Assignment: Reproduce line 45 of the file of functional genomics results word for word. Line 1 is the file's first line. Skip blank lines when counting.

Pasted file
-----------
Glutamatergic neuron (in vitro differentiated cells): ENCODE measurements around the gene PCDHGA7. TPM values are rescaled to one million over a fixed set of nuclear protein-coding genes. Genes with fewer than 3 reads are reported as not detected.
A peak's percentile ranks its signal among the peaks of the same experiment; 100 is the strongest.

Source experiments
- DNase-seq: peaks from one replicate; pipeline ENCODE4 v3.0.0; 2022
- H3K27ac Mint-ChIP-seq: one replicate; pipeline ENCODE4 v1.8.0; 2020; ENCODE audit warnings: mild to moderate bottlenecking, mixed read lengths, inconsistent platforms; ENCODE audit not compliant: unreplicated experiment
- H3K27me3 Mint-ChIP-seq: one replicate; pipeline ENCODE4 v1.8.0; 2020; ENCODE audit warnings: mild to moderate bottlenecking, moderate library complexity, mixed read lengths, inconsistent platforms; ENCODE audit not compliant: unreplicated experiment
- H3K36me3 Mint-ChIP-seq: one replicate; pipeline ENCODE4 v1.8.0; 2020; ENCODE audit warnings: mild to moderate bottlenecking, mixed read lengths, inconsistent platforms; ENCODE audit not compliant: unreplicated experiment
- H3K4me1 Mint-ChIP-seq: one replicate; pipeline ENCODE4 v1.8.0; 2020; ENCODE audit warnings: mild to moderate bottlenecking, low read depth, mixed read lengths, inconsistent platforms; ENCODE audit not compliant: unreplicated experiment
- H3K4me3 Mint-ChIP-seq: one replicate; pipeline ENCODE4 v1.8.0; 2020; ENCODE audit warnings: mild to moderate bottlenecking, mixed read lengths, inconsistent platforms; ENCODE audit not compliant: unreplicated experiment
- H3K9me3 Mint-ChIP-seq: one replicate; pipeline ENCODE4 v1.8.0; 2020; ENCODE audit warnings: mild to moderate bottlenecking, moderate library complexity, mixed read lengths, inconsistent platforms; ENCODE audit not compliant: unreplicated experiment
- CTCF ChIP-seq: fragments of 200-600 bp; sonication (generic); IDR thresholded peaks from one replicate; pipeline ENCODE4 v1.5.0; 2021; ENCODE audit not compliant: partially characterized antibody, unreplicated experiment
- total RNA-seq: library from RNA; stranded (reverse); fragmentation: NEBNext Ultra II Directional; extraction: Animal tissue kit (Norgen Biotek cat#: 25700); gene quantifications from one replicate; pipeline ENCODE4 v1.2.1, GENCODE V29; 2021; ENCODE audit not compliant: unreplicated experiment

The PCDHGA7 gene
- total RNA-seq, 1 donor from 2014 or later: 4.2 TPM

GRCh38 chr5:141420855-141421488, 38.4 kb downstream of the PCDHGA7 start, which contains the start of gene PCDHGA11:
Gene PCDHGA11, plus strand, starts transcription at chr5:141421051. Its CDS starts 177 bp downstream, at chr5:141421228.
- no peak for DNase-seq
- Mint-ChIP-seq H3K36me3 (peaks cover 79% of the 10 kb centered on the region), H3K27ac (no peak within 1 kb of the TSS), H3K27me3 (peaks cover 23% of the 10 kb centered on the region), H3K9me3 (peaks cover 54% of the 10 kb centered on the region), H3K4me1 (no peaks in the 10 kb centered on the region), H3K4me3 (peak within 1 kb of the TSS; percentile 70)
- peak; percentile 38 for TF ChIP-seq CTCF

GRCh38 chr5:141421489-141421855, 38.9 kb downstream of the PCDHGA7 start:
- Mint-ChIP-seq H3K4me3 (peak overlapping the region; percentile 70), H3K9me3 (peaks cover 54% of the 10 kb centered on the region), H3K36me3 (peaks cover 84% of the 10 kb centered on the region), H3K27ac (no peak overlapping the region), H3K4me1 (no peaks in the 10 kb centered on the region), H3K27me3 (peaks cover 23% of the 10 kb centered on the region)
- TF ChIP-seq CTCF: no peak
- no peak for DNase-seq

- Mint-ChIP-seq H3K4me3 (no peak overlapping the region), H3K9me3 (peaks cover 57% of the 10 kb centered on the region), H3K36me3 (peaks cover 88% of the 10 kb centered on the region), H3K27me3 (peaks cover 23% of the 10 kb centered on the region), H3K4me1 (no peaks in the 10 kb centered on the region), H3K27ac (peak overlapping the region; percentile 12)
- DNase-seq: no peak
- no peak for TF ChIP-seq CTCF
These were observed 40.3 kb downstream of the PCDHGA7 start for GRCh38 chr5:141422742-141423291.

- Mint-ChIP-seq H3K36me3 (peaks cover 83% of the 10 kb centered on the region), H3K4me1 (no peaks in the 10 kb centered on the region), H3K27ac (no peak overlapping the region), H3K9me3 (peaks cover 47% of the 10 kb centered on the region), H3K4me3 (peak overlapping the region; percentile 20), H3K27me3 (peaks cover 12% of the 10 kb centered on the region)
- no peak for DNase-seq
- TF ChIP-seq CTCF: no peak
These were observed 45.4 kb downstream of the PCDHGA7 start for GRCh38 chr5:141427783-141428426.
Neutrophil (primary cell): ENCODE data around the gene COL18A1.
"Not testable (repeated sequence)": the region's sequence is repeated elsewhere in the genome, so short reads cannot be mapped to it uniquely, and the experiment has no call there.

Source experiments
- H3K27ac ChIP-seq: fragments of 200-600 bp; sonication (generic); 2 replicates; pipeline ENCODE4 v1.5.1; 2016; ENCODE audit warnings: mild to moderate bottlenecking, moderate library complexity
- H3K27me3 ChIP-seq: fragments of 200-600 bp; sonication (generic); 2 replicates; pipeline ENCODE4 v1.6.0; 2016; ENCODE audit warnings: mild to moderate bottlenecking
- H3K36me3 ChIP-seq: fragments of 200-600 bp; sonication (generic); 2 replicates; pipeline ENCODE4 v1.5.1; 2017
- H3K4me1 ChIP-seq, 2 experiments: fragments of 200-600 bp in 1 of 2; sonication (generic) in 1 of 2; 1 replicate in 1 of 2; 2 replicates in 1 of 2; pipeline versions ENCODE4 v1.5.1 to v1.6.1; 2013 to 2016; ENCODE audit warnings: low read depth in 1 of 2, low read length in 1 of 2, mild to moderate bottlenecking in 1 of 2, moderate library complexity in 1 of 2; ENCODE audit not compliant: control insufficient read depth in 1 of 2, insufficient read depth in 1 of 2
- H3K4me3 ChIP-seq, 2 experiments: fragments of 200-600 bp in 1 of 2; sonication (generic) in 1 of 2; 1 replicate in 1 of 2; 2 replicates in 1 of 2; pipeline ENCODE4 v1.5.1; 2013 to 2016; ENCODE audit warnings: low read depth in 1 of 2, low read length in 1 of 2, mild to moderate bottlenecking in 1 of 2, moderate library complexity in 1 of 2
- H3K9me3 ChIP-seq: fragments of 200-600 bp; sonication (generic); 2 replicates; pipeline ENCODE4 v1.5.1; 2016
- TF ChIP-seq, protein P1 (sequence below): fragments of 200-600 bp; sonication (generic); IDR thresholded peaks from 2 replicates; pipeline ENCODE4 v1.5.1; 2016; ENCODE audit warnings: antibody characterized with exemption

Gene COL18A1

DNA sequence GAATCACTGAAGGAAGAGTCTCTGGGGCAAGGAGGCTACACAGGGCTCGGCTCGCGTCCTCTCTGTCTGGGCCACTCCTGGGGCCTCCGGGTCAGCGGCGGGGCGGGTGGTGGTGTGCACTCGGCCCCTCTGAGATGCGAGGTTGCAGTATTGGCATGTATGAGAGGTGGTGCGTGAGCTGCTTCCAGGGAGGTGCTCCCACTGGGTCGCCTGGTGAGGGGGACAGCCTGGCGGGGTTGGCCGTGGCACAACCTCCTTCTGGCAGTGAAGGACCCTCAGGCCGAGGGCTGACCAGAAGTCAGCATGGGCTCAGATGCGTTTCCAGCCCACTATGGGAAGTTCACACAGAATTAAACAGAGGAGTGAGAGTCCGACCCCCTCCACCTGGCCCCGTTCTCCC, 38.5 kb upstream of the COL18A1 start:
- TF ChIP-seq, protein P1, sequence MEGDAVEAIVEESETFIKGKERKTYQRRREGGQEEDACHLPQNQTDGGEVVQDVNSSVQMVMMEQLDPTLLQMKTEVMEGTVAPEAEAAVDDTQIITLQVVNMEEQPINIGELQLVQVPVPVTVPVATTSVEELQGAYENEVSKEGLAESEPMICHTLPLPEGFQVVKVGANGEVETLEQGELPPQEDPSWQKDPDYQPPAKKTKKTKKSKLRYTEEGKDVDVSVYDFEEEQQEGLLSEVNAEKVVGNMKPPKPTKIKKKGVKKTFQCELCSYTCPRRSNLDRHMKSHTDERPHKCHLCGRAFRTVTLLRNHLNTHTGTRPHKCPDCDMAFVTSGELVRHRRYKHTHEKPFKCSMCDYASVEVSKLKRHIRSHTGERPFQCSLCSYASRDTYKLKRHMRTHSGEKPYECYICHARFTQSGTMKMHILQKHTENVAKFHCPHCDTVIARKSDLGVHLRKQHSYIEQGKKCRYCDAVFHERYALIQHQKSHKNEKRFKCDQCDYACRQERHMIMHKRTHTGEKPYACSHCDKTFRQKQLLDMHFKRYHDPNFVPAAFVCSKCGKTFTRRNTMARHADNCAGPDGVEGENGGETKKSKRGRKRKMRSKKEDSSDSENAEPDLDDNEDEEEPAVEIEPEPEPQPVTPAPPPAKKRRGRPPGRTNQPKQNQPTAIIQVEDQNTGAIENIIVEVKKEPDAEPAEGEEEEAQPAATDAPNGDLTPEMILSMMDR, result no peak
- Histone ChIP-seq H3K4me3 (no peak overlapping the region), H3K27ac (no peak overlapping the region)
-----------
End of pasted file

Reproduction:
- Histone ChIP-seq H3K4me3 (no peak overlapping the region), H3K27ac (no peak overlapping the region)